He seems surprised, too, that people are interested in him. Leaving aside that self-esteem issues are not infrequent in those with certain mental illnesses (and I promise you that I don't have enough data to diagnose even at a guess), I think that's because all of the participants think they're ordinary. Of course, if they were extraordinary, there wouldn't have been much point in choosing them. None of these children are nobility; their parents aren't even in the House of Commons. None of their parents are famous at all. In fact, the parents are only just beginning to be part of things for purposes of the series, because they are starting to die. (Bruce's father comes up in the first installment, but few if any of the other parents do, even Bruce's mother.) They were chosen because of their class, but there was a class that wasn't included.

I understand fully both why the various people would choose not to be in the documentary series anymore and why they would. I'd probably be proud to be part of it, no matter what I actually did. It's a sociological examination, if nothing else. Flawed, of course; they get recognized in the streets, some of them, and they certainly know they're being observed. How could they not? Still, there is both what the original premise claimed and what eventually happened. John, who missed the last installment, returned in this one because he knew that it would give attention to things which mattered to him. Charles, I think, probably resents the invasion of his privacy; he has sued (unsuccessfully) to get his image removed from [i]49 Up[/i], which I'll be getting to soon enough. And, yeah, if I were in the middle of a divorce at the time of an installment, I'd skip out on it, too.
February 11, 2013
The 30s ... Now they are starting to look back , reflect on what's gone by and mostly regret what might have been. They are more honest here and walking along with them this time was no easy ride; in fact, it was quite painful, specially when it came to Neil; but all said and done, this is my favorite part of the series so far.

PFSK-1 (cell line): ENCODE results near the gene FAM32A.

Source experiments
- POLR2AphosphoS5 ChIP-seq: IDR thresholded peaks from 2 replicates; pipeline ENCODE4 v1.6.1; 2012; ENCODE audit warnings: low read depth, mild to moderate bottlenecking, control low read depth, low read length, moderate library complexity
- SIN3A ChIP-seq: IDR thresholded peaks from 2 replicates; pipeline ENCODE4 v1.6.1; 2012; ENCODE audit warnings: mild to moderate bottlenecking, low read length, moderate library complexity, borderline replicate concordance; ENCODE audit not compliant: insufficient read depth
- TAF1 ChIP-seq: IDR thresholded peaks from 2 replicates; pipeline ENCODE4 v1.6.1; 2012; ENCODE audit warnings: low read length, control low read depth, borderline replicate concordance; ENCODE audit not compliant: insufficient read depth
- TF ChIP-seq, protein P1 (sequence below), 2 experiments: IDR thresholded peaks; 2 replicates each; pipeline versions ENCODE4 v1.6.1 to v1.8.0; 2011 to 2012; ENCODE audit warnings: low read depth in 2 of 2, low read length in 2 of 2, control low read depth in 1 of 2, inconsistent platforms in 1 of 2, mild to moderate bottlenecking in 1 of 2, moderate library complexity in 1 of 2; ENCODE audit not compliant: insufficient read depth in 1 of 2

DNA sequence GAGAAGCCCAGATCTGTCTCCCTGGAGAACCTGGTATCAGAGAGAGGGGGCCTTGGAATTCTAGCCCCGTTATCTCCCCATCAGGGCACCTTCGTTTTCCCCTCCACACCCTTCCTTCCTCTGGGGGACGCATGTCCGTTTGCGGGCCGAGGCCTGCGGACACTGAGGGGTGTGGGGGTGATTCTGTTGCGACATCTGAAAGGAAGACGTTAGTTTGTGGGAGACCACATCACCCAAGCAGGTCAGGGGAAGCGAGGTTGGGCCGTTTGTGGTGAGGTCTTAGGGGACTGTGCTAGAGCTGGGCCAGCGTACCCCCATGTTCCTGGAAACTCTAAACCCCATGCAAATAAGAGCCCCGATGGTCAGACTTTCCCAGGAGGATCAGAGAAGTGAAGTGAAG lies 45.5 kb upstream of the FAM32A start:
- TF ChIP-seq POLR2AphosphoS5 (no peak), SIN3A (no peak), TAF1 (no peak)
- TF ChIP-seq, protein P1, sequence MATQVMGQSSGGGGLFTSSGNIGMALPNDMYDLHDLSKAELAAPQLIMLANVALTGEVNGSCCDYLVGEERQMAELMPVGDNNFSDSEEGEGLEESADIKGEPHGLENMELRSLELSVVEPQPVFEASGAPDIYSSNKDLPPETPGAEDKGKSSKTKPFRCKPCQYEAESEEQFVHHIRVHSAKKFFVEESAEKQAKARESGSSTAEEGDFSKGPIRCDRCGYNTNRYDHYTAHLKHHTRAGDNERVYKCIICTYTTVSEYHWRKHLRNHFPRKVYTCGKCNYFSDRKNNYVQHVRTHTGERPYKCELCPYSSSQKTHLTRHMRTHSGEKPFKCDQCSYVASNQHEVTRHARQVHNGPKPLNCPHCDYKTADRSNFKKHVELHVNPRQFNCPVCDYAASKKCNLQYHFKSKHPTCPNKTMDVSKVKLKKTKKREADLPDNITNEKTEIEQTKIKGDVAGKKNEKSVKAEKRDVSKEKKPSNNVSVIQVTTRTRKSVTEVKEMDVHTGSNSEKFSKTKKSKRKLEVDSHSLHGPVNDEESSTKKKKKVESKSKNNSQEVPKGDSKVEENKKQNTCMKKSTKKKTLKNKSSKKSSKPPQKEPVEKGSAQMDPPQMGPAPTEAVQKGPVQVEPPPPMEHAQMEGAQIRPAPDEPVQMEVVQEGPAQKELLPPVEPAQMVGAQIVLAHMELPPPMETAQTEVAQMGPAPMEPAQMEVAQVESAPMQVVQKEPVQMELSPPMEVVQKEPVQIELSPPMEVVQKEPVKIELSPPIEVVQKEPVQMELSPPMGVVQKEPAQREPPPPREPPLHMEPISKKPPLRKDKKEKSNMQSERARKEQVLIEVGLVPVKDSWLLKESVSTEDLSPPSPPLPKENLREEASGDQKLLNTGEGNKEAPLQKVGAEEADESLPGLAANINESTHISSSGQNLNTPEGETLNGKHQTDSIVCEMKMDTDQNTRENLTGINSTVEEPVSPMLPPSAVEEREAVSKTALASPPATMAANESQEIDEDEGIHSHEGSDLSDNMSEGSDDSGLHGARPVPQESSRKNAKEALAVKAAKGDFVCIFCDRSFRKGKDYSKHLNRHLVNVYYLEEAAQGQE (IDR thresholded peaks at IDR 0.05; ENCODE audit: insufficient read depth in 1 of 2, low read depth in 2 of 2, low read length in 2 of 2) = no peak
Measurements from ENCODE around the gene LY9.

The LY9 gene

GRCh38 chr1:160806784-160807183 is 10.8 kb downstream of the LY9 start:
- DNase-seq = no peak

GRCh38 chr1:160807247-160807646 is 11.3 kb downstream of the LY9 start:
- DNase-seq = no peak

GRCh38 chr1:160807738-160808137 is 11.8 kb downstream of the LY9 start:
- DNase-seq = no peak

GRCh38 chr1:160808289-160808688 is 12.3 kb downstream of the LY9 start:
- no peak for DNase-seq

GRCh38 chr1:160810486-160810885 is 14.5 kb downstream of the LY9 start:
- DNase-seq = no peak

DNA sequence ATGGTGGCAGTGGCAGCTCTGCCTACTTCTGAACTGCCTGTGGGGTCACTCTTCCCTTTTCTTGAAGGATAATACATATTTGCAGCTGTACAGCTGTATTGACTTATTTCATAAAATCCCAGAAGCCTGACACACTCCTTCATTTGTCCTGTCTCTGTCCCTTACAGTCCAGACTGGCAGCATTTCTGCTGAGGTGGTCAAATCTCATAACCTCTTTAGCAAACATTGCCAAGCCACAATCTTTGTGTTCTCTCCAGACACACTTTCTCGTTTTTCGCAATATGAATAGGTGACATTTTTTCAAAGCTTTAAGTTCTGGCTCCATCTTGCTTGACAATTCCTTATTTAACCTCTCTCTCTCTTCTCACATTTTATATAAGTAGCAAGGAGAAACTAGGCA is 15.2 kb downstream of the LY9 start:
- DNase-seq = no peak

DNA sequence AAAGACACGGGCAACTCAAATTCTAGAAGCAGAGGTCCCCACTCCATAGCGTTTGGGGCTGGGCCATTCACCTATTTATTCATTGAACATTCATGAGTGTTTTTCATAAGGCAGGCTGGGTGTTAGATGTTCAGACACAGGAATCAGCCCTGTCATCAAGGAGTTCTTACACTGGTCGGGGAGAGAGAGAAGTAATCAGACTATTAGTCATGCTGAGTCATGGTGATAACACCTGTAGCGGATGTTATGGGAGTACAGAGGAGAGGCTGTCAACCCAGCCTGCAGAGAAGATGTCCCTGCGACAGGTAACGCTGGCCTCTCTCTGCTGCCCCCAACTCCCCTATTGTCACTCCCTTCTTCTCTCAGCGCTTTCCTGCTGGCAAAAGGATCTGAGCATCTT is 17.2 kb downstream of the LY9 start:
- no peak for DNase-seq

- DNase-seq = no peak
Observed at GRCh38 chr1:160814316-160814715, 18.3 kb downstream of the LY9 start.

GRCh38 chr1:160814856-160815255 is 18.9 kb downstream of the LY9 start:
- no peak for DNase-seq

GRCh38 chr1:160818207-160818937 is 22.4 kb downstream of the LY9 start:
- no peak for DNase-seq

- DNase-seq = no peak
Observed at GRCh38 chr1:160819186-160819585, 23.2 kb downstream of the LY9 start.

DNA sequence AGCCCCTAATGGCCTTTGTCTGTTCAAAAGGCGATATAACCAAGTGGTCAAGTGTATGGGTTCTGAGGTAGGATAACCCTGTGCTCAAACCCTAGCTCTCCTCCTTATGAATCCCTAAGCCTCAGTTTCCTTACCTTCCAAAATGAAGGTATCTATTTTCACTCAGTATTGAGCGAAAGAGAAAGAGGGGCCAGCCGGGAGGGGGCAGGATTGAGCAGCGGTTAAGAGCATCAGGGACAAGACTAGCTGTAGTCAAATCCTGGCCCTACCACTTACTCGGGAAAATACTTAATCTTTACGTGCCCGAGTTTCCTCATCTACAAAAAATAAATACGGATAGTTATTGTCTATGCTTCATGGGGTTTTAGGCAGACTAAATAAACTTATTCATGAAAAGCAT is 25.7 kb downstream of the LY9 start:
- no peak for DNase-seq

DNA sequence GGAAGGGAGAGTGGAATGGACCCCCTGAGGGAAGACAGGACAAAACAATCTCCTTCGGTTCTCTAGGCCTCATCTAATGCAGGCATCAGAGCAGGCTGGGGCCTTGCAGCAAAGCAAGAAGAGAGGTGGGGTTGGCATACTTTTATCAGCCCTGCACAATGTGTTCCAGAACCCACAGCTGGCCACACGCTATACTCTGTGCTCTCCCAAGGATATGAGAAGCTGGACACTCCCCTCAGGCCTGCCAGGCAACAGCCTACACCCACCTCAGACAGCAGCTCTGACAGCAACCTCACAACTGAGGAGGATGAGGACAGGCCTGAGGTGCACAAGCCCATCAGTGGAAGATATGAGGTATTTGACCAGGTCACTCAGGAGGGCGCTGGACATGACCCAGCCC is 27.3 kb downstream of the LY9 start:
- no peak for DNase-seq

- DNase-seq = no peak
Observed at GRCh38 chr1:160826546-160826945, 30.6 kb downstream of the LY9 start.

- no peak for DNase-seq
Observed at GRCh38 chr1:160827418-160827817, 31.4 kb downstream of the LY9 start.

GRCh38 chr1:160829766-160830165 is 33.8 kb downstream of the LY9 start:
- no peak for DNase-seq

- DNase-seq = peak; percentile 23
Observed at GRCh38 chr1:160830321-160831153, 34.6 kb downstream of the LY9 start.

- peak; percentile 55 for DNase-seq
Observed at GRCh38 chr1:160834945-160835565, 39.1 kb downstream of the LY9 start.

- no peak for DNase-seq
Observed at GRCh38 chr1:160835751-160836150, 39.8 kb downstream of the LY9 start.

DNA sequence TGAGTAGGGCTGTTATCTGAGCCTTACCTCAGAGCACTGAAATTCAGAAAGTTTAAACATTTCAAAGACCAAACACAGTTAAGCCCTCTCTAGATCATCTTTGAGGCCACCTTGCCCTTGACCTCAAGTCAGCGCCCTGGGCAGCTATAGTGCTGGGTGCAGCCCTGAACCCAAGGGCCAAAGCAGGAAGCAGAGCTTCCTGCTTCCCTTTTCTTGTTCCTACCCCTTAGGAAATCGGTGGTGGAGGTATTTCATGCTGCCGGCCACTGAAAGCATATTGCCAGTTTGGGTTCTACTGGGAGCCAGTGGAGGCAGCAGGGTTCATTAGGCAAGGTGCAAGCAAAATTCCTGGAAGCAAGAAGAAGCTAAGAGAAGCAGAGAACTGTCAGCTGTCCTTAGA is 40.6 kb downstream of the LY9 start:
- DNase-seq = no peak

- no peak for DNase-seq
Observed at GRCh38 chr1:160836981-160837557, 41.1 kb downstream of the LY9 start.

Super Reviewer
January 29, 2013
Perhaps I should review Apted's series in its totality but each of these films has their uniqueness and charms. This one is no exception although some of the children who were originally filmed in 1963 declined to be in this and subsequent series. Lives are falling a bit apart for our subjects. All the more reason to get updated in 42 Up.
August 9, 2012
The 'Up Series' represents one of the most fascinating and unusual uses of film in cinema history.I wondered to myself many times where I would be in 7 years. I even felt a bit jealous that I didnā(TM)t have a camera crew checking in with me at regular intervals. Itā(TM)s a fascinating series that everyone should see.
½ May 26, 2012
Nice continuation of the great documentary series. The characters (?) in this human drama begin to realize the loss of those closest to them. Tony continues to be a favorite!
Super Reviewer
May 22, 2012
This series is great. Well worth watching from the start, but maybe with a few month's worth of rest between each film (unlike what I did) otherwise the flashbacks get a bit much. By 35 up I was starting to feel like it was all flashback and no current footage.
January 21, 2012
Watch the whole series.
January 21, 2012
Watch the whole series.
August 30, 2011
These movies show the lives of several real people. That makes it INTERESTING.
June 30, 2011
I found this very similar to 28 up. Having them talk about the death of their parents is an interesting choice I wasn't a huge fan of these segments but it does lead to some deeper reflections. What struck me was how similar so many of the subjects turned out. Characters like Neil who stand out are the most interesting.
December 20, 2010
Truly a film series that becomes more impressive and meaningful with each installment.
June 26, 2010
Probably not as great as the other installments, but it's interesting to see how the subjects were doing when they were 35.